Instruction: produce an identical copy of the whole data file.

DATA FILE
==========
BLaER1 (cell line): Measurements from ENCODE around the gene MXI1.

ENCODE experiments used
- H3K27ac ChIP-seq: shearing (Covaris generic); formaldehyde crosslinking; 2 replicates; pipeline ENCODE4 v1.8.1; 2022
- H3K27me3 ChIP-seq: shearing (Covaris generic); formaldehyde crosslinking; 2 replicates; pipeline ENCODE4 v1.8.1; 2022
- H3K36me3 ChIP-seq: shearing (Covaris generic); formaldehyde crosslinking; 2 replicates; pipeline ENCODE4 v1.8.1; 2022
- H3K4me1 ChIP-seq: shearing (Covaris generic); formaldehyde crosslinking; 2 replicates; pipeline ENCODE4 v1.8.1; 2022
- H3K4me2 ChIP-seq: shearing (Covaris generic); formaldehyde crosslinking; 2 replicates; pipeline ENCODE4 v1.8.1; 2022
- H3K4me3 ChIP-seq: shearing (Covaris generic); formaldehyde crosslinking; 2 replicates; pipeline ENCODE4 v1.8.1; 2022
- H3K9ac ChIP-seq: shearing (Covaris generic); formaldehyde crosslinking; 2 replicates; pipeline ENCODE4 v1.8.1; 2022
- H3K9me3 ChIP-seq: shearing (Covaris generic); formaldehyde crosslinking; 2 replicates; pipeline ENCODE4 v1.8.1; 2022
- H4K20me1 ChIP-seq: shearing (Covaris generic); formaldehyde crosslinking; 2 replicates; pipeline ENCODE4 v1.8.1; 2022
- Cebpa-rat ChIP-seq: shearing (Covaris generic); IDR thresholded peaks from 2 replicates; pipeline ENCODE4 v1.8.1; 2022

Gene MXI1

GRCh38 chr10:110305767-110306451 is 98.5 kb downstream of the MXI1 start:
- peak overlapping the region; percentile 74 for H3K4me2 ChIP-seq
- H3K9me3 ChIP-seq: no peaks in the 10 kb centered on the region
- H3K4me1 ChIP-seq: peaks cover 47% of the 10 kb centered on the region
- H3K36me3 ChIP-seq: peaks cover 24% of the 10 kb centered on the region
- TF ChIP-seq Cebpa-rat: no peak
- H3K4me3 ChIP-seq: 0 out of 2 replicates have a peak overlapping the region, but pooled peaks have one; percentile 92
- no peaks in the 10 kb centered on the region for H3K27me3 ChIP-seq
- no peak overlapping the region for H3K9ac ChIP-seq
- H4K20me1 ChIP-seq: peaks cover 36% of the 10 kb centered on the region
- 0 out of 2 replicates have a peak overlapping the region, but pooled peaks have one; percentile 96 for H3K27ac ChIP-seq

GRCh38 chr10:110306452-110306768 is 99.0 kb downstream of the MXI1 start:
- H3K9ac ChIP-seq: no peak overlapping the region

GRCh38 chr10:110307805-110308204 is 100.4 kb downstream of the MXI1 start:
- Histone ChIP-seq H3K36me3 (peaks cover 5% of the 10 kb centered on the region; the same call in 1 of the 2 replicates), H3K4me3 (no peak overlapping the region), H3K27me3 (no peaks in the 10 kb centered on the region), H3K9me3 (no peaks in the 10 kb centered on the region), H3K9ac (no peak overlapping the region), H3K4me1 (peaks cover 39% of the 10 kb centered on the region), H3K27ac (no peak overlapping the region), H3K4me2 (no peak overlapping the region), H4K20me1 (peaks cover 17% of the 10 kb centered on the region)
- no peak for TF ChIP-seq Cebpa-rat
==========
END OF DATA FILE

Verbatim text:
BLaER1 (cell line): Measurements from ENCODE around the gene MXI1.

ENCODE experiments used
- H3K27ac ChIP-seq: shearing (Covaris generic); formaldehyde crosslinking; 2 replicates; pipeline ENCODE4 v1.8.1; 2022
- H3K27me3 ChIP-seq: shearing (Covaris generic); formaldehyde crosslinking; 2 replicates; pipeline ENCODE4 v1.8.1; 2022
- H3K36me3 ChIP-seq: shearing (Covaris generic); formaldehyde crosslinking; 2 replicates; pipeline ENCODE4 v1.8.1; 2022
- H3K4me1 ChIP-seq: shearing (Covaris generic); formaldehyde crosslinking; 2 replicates; pipeline ENCODE4 v1.8.1; 2022
- H3K4me2 ChIP-seq: shearing (Covaris generic); formaldehyde crosslinking; 2 replicates; pipeline ENCODE4 v1.8.1; 2022
- H3K4me3 ChIP-seq: shearing (Covaris generic); formaldehyde crosslinking; 2 replicates; pipeline ENCODE4 v1.8.1; 2022
- H3K9ac ChIP-seq: shearing (Covaris generic); formaldehyde crosslinking; 2 replicates; pipeline ENCODE4 v1.8.1; 2022
- H3K9me3 ChIP-seq: shearing (Covaris generic); formaldehyde crosslinking; 2 replicates; pipeline ENCODE4 v1.8.1; 2022
- H4K20me1 ChIP-seq: shearing (Covaris generic); formaldehyde crosslinking; 2 replicates; pipeline ENCODE4 v1.8.1; 2022
- Cebpa-rat ChIP-seq: shearing (Covaris generic); IDR thresholded peaks from 2 replicates; pipeline ENCODE4 v1.8.1; 2022

Gene MXI1

GRCh38 chr10:110305767-110306451 is 98.5 kb downstream of the MXI1 start:
- peak overlapping the region; percentile 74 for H3K4me2 ChIP-seq
- H3K9me3 ChIP-seq: no peaks in the 10 kb centered on the region
- H3K4me1 ChIP-seq: peaks cover 47% of the 10 kb centered on the region
- H3K36me3 ChIP-seq: peaks cover 24% of the 10 kb centered on the region
- TF ChIP-seq Cebpa-rat: no peak
- H3K4me3 ChIP-seq: 0 out of 2 replicates have a peak overlapping the region, but pooled peaks have one; percentile 92
- no peaks in the 10 kb centered on the region for H3K27me3 ChIP-seq
- no peak overlapping the region for H3K9ac ChIP-seq
- H4K20me1 ChIP-seq: peaks cover 36% of the 10 kb centered on the region
- 0 out of 2 replicates have a peak overlapping the region, but pooled peaks have one; percentile 96 for H3K27ac ChIP-seq

GRCh38 chr10:110306452-110306768 is 99.0 kb downstream of the MXI1 start:
- H3K9ac ChIP-seq: no peak overlapping the region

GRCh38 chr10:110307805-110308204 is 100.4 kb downstream of the MXI1 start:
- Histone ChIP-seq H3K36me3 (peaks cover 5% of the 10 kb centered on the region; the same call in 1 of the 2 replicates), H3K4me3 (no peak overlapping the region), H3K27me3 (no peaks in the 10 kb centered on the region), H3K9me3 (no peaks in the 10 kb centered on the region), H3K9ac (no peak overlapping the region), H3K4me1 (peaks cover 39% of the 10 kb centered on the region), H3K27ac (no peak overlapping the region), H3K4me2 (no peak overlapping the region), H4K20me1 (peaks cover 17% of the 10 kb centered on the region)
- no peak for TF ChIP-seq Cebpa-rat